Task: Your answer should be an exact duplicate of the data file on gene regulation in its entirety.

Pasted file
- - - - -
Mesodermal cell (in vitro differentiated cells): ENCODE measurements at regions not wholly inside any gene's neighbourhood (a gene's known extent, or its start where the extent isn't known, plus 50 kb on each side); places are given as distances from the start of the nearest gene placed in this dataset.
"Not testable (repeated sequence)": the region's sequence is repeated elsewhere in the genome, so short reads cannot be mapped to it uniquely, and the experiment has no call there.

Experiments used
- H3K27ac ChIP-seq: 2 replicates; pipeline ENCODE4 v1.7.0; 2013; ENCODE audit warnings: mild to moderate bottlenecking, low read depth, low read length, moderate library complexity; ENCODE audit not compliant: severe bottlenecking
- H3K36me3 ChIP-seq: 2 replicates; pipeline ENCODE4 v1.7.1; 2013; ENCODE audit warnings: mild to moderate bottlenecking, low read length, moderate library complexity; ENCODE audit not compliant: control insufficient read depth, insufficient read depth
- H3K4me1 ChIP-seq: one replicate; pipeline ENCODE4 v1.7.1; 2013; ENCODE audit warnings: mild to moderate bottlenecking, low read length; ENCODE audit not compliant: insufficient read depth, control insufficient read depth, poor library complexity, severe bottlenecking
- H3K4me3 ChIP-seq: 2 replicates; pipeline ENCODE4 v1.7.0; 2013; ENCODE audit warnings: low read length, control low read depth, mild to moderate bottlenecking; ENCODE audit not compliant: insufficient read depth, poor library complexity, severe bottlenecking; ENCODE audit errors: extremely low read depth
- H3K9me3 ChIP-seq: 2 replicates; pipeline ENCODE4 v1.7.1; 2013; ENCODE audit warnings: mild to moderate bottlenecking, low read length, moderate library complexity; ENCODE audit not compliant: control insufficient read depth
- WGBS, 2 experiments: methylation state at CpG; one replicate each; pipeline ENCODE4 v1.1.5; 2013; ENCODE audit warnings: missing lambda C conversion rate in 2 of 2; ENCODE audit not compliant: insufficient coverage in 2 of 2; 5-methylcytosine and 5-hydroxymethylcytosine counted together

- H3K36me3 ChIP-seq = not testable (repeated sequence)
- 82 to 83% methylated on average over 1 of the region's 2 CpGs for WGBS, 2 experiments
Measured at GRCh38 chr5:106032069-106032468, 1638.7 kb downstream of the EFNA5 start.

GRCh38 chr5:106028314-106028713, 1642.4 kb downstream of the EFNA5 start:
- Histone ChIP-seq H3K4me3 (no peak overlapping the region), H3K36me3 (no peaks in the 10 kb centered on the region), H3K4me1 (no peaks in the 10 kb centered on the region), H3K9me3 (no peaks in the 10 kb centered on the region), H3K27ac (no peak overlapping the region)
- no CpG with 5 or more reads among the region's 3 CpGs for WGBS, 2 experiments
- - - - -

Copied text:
Mesodermal cell (in vitro differentiated cells): ENCODE measurements at regions not wholly inside any gene's neighbourhood (a gene's known extent, or its start where the extent isn't known, plus 50 kb on each side); places are given as distances from the start of the nearest gene placed in this dataset.
"Not testable (repeated sequence)": the region's sequence is repeated elsewhere in the genome, so short reads cannot be mapped to it uniquely, and the experiment has no call there.

Experiments used
- H3K27ac ChIP-seq: 2 replicates; pipeline ENCODE4 v1.7.0; 2013; ENCODE audit warnings: mild to moderate bottlenecking, low read depth, low read length, moderate library complexity; ENCODE audit not compliant: severe bottlenecking
- H3K36me3 ChIP-seq: 2 replicates; pipeline ENCODE4 v1.7.1; 2013; ENCODE audit warnings: mild to moderate bottlenecking, low read length, moderate library complexity; ENCODE audit not compliant: control insufficient read depth, insufficient read depth
- H3K4me1 ChIP-seq: one replicate; pipeline ENCODE4 v1.7.1; 2013; ENCODE audit warnings: mild to moderate bottlenecking, low read length; ENCODE audit not compliant: insufficient read depth, control insufficient read depth, poor library complexity, severe bottlenecking
- H3K4me3 ChIP-seq: 2 replicates; pipeline ENCODE4 v1.7.0; 2013; ENCODE audit warnings: low read length, control low read depth, mild to moderate bottlenecking; ENCODE audit not compliant: insufficient read depth, poor library complexity, severe bottlenecking; ENCODE audit errors: extremely low read depth
- H3K9me3 ChIP-seq: 2 replicates; pipeline ENCODE4 v1.7.1; 2013; ENCODE audit warnings: mild to moderate bottlenecking, low read length, moderate library complexity; ENCODE audit not compliant: control insufficient read depth
- WGBS, 2 experiments: methylation state at CpG; one replicate each; pipeline ENCODE4 v1.1.5; 2013; ENCODE audit warnings: missing lambda C conversion rate in 2 of 2; ENCODE audit not compliant: insufficient coverage in 2 of 2; 5-methylcytosine and 5-hydroxymethylcytosine counted together

- H3K36me3 ChIP-seq = not testable (repeated sequence)
- 82 to 83% methylated on average over 1 of the region's 2 CpGs for WGBS, 2 experiments
Measured at GRCh38 chr5:106032069-106032468, 1638.7 kb downstream of the EFNA5 start.

GRCh38 chr5:106028314-106028713, 1642.4 kb downstream of the EFNA5 start:
- Histone ChIP-seq H3K4me3 (no peak overlapping the region), H3K36me3 (no peaks in the 10 kb centered on the region), H3K4me1 (no peaks in the 10 kb centered on the region), H3K9me3 (no peaks in the 10 kb centered on the region), H3K27ac (no peak overlapping the region)
- no CpG with 5 or more reads among the region's 3 CpGs for WGBS, 2 experiments